OSLO, Oct 8 (Reuters) - Seismic surveyor TGS lowered its full-year revenue guidance for the second time in three months in another sign that a decade-long boom in capital spending by oil firms may be over.
TGS's stock fell 8.5 percent in early trade, hitting its lowest level since July 2012. Shares in rival PGS fell 3.7 percent.
The firm, which maps the seabed for energy firms looking for oil and gas offshore, said net revenues for the year were seen at between $810 million and $870 million, below earlier forecasts for $920 million-$1 billion as oil firms delay projects.
"We continue to experience delays as we wait for permits to acquire new surveys," TGS Chief Executive Robert Hobbs said in a statement. "We remain very focused on quality. This focus has resulted in TGS passing up or postponing a number of low prefunded projects where the risk of achieving the required return is too high."
In early July, the firm saw full-year revenues between $970 million and $1.05 billion.
Its pre-funding ratio for 2013 - a key indicator that measures the amount of money oil firms put upfront to finance seismic surveys - was near the lower end of the previously guided range of 40-50 percent.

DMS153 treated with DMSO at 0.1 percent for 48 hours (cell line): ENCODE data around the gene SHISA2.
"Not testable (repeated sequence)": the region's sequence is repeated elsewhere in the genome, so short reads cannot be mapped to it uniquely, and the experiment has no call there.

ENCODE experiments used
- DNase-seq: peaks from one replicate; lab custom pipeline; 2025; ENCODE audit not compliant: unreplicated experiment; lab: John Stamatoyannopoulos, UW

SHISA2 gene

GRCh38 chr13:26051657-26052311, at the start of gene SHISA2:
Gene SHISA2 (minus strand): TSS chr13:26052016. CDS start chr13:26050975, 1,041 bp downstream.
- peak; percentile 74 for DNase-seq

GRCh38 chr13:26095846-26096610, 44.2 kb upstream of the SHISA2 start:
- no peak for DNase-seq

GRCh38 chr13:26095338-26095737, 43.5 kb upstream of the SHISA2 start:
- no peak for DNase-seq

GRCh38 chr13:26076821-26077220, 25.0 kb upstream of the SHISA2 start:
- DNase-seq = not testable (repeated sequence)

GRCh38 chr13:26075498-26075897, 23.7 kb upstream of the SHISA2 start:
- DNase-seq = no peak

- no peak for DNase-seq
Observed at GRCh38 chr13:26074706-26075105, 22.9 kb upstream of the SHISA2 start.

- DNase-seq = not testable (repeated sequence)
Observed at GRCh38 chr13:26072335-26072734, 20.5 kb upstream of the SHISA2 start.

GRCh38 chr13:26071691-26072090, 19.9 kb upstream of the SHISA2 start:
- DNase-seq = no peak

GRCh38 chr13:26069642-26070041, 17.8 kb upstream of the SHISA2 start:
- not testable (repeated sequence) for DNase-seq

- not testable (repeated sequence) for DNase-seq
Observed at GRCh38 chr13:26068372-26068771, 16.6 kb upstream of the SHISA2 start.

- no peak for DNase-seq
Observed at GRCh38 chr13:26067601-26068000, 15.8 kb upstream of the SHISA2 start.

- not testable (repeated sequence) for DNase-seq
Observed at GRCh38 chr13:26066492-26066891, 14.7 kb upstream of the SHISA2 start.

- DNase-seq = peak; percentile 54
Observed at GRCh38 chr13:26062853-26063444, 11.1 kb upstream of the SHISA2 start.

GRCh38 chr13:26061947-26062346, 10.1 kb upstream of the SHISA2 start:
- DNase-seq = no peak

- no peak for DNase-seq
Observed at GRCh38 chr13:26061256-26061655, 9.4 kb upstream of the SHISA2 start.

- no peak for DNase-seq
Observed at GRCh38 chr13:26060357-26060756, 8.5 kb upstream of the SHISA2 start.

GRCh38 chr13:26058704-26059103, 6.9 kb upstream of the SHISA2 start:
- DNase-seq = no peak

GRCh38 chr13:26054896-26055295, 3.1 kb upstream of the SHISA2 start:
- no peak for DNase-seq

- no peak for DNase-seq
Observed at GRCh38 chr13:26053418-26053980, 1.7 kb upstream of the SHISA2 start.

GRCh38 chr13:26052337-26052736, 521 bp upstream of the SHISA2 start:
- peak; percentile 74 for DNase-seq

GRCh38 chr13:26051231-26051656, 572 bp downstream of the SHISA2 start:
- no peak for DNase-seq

For the third quarter, that indicator was at 39 percent.
Recently oil and gas firms have been cutting back on investments to try and improve profits and save cash for dividends, due to rising costs impacting profit margins.
Suppliers and analysts expect investment growth by oil firms to slow sharply this year and in 2014, in line with a projected fall in oil prices. The spending boom has squeezed budgets and forced companies to sell assets and issue debt to pay dividends.
(Reporting by Gwladys Fouche and Terje Solsvik; Editing by David Cowell)
Copyright 2017 Thomson Reuters. Click for Restrictions.
WHAT DO YOU THINK?
Click on the button below to add a comment.
Generated by readers, the comments included herein do not reflect the views and opinions of Rigzone. All comments are subject to editorial review. Off-topic, inappropriate or insulting comments will be removed.
Most Popular Articles
From the Career Center
Jobs that may interest you